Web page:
I love Twelve South's design aesthetics, and I have a couple of their products on my desk that I use every day. On Thursday, the company announced Compass 2, a new version of the collapsible iPad stand inspired by a compass (the drawing tool, not the directional device) and designed to work with all iPad and iPad mini models. It looks great when in use, and when you don't need it, it folds up into a very small form factor that will fit just fine in your kitchen drawer. It also has a "hidden secondary leg" you can use to hold your iPad at just the right angle for typing. It comes in black, red, or silver, and it's available now at the link above and Apple Stores for US$39.99.
Other World Computing announced the ThunderBay IV on Thursday, a thunderbolt enclosure with four bays for either hard drives or SSDs. It supports RAID 0 and 1 out of the box in OS X, and RAID 5 in Windows 7 and 8. You can arrange the drives in multiple RAID sets, which is stupid cool, and you can also daisy chain five additional Thunderbolt devices plus a Thunderbolt display off of the dual Thunderbolt ports. It starts at US$494.99 for just the enclosure, with storage options up to 16TB of hard drive storage or 4TB of SSD. [UPDATE: This article was updated to clarify RAID support for the device based on a clarification from OWC.]
CruxCase is developing its new CruxEncore Case derived from a Kickstarter project. With the look of a Macbook Pro and focus on the light weight and feel of a Macbook Air, the CruxENCORE uses Bluetooth connectivity as well as a raised, full-sized QWERTY keyboard. Unique with this product is the hinge that allows the keyboard to swivel and act as a stand. The anodized aluminum case and keyboard weighs 1.45 lbs (658 g), just slightly more than the Brydge for iPad 2,3,4. Inside is a 360 mAh battery that will power the Bluetooth system for an estimated 30 days. This Kickstarter project currently has more than 265 backers, and the funding deadline is Sunday, March 23, 2014.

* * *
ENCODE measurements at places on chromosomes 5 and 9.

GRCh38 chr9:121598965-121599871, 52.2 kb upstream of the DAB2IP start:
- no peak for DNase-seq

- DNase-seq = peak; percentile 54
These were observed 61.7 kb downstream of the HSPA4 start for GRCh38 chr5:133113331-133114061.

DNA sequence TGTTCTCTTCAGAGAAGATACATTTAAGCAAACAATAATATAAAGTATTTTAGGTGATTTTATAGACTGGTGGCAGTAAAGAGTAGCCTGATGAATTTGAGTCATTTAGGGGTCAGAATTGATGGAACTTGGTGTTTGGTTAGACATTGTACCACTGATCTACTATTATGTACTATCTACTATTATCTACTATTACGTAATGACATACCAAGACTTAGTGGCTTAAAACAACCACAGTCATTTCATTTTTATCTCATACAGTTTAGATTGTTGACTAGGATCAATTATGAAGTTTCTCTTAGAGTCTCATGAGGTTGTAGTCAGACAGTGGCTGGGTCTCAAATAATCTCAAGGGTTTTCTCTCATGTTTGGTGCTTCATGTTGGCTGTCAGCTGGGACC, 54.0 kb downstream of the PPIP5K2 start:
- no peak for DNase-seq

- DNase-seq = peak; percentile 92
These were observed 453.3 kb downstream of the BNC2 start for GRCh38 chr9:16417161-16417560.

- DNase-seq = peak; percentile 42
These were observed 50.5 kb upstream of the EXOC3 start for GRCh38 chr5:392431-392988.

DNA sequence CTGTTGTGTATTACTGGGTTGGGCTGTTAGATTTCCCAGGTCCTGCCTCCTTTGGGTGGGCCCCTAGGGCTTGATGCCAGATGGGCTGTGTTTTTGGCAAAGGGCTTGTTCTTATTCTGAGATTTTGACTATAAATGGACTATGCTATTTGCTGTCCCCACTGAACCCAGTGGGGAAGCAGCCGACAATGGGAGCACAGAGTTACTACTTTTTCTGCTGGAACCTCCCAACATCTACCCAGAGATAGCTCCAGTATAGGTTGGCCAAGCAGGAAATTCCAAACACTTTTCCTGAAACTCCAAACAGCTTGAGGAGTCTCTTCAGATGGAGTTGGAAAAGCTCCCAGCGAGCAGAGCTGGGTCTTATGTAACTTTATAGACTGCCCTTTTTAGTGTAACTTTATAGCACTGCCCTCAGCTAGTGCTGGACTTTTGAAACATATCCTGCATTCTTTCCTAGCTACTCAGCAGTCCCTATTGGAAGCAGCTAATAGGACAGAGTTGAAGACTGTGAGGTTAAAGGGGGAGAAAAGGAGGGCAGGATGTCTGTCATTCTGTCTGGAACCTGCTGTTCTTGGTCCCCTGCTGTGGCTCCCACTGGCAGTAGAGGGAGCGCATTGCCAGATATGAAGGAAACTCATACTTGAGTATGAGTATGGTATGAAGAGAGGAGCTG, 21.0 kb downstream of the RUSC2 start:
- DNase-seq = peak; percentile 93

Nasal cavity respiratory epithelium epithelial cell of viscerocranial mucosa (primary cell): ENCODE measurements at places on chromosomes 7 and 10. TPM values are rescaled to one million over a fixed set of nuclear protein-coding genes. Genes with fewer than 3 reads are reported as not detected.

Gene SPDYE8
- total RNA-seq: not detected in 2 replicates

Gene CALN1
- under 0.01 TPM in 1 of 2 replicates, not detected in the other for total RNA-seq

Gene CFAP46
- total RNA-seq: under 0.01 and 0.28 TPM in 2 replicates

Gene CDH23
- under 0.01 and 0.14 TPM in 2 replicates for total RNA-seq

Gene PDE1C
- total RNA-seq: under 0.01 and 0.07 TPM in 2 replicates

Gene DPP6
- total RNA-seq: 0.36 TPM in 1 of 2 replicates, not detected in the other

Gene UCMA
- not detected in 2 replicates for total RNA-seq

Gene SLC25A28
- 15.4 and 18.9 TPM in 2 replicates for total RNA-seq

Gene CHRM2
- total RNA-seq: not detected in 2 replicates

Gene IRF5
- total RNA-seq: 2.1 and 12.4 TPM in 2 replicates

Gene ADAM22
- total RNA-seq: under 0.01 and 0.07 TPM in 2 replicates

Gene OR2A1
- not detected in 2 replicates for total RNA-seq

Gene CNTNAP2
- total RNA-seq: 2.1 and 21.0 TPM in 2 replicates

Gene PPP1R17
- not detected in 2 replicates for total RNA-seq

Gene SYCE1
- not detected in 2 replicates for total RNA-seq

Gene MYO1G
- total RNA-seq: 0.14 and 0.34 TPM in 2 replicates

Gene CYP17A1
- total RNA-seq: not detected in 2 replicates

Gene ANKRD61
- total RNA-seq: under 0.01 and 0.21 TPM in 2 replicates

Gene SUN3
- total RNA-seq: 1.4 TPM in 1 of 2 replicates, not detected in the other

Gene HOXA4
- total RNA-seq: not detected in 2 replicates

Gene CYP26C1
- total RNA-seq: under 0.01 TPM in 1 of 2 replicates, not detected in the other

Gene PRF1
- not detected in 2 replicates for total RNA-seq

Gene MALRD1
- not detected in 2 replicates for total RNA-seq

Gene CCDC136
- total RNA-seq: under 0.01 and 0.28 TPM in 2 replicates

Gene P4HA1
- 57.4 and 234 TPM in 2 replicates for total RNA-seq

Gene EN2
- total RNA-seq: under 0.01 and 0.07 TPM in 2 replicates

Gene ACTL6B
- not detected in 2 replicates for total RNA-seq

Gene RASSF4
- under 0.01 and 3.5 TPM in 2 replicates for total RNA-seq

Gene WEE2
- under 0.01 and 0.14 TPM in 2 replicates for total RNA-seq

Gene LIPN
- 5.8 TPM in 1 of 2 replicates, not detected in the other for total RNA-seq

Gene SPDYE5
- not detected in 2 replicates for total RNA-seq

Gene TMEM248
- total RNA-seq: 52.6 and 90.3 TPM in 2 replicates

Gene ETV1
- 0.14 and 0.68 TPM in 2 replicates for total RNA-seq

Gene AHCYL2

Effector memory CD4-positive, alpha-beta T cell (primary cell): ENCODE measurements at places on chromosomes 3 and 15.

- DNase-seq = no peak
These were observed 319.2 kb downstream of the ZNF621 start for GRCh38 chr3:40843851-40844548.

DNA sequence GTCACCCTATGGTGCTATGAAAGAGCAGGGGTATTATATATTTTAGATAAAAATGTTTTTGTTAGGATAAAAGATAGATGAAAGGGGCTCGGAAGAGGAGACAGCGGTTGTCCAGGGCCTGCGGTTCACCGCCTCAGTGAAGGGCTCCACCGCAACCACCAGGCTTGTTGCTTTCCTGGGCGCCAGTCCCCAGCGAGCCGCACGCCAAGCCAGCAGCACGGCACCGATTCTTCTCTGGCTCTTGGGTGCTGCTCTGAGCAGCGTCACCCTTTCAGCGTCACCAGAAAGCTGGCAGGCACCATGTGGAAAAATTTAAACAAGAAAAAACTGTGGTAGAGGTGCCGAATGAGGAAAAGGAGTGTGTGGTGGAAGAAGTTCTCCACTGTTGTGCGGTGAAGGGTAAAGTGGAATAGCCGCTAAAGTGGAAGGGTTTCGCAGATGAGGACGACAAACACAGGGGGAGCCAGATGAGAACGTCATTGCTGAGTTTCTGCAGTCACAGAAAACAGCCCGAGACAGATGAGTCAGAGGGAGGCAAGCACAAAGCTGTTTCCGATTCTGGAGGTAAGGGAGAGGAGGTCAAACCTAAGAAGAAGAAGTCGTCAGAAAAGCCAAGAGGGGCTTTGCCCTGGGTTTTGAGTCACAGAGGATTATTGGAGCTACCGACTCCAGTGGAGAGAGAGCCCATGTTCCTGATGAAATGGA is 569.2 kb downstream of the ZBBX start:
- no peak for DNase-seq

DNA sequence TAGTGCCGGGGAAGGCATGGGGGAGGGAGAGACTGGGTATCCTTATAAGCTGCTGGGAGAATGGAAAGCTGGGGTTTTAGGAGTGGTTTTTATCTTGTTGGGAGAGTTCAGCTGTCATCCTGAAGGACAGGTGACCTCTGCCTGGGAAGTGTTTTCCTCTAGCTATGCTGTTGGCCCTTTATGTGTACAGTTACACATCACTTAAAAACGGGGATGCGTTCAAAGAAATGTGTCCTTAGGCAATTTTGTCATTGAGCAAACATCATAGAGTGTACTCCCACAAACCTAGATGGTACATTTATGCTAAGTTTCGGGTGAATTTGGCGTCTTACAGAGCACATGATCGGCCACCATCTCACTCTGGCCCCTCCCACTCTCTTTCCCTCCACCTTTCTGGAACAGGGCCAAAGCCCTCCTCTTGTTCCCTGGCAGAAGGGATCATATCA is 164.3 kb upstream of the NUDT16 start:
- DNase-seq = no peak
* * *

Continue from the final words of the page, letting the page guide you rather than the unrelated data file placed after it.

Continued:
On June 15, 1983, Steve Jobs gave a talk at the Aspen Design Conference in Aspen, Colorado. He was, as usual, his visionary self, predicting things like ubiquitous portable email, the iPad, wireless networking, and more (the full speech is available for your listening pleasure). He used an Apple Lisa to manage a six-projector setup and, after the speech, conference organizers asked Jobs for something they could include in a conference-themed "time tube" (because tubes are cooler than capsules): after brief contemplation Jobs surrendered his Lisa's mouse and into the time tube it went. Since then the time tube was lost to, well, time. Time and re-landscaping. Lost, that is, until National Geographic's Diggers did what they do, and they found it. And yes, the mouse was there, in tact and pristine. Thanks to CNET for publishing the video.
Not everything Apple thinks up lands on our desks or in our pockets. Many of those product designs are still interesting because they offer some insite into the company's thought process and let us dream about products that never were. Design Taxi tossed together a short list that includes actual shipping products like the 20th Anniversary Mac and the eMate, but also includes the BabyMac prototype from 1985 and a flip phone design from 1983. An Apple flip phone in 1983? We would've snapped that up in a heart beat.